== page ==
By putting time in your schedule and making writing a part of your routine, you will be able to write 3,000 words per week easily. Even an hour every third day or 15 minutes daily, however, you make writing a habit.

Make yourself accountable. Tell people you’re writing a book, or put money down on a publisher, or in advertising, or have a friend text you every other day asking how much you have written. Hold yourself accountable for writing every week.

Don’t get hung up on word count, though. Keep in mind the general length of your book as you continue to write, but don’t force yourself to stop because you hit a certain length, or force yourself to continue after the book is finished just because you want a specific length. It’s not about length, it’s about the story itself, and you don’t want to cheapen it needlessly. Word count is more for you to have a general starting point and to know how word count translates to book pages.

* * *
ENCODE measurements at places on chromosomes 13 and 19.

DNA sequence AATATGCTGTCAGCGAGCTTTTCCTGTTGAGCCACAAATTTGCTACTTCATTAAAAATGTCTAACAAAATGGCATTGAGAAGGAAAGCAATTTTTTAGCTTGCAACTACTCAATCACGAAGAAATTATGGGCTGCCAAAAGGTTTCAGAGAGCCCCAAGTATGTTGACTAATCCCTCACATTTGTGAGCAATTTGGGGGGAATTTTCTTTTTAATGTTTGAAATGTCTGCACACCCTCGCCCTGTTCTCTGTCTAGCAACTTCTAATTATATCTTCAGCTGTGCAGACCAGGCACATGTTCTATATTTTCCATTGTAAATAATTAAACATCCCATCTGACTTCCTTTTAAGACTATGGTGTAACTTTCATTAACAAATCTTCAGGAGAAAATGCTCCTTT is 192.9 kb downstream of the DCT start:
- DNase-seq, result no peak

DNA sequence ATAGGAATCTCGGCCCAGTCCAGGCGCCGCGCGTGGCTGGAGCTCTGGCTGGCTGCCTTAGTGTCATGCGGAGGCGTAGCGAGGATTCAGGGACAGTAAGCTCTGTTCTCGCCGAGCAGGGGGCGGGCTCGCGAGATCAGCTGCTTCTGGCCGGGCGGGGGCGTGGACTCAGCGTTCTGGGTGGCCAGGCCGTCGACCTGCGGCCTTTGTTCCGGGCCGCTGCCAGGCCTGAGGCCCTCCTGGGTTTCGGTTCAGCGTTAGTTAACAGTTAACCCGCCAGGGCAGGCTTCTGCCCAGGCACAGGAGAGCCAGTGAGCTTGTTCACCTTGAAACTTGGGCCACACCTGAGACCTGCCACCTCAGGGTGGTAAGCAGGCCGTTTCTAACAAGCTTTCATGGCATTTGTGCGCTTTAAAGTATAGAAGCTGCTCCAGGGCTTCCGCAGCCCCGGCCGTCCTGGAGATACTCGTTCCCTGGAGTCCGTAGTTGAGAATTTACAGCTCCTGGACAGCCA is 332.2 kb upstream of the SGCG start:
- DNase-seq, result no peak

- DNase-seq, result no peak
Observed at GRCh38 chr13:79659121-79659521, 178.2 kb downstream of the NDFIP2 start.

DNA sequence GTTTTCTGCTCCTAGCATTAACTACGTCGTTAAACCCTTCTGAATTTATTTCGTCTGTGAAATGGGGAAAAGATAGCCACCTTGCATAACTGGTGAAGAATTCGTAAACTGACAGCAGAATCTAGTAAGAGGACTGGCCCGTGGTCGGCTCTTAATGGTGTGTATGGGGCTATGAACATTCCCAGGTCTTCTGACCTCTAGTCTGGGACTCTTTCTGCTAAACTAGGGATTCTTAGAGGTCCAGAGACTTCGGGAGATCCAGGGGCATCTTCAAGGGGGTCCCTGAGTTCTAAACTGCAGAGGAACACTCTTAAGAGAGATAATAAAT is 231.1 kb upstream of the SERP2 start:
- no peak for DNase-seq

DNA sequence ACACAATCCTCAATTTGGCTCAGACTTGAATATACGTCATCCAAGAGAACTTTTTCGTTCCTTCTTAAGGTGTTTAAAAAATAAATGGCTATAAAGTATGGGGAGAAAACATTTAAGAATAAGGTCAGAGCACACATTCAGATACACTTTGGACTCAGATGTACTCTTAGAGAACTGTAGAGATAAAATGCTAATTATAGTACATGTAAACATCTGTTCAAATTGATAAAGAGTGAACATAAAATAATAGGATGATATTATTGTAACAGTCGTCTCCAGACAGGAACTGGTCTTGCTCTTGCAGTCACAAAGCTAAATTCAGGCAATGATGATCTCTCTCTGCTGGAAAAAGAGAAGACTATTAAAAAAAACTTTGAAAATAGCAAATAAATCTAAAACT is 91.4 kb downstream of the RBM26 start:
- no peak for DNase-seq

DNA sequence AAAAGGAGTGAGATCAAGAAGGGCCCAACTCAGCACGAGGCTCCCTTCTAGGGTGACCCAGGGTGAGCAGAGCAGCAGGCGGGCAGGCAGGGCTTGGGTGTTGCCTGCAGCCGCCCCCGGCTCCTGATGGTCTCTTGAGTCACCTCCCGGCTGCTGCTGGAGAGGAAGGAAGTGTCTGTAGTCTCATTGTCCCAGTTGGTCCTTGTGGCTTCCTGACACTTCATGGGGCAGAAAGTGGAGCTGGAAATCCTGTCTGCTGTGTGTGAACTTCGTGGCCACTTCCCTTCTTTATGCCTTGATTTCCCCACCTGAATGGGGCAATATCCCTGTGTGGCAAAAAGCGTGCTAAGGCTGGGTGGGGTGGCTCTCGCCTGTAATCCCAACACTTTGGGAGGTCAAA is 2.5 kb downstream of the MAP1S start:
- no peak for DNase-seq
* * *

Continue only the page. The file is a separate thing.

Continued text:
Write. Once you have the outline and you’re being held accountable, sit down every day, every week, and write. It is easier to delete poor writing than it is to have nothing on a page and start from scratch. Read over your outline, think about what you are trying to say, and just write.

At the end of 12 weeks, you will have a book. You may need revisions, you may want more time, but if you start now, in 3 months, you will have enough for a book.

It’s all about breaking down the process into manageable steps, which sounds completely reasonable and logical, but is difficult to do when you’ve been thinking about writing a book since forever, and you’ve never really started because it is a huge project, and who has the time?

You do.

You have the time and the ability to start right now. Start with 1 page, start with 100 words. Start now, and surprise yourself.

Please follow and like us:
error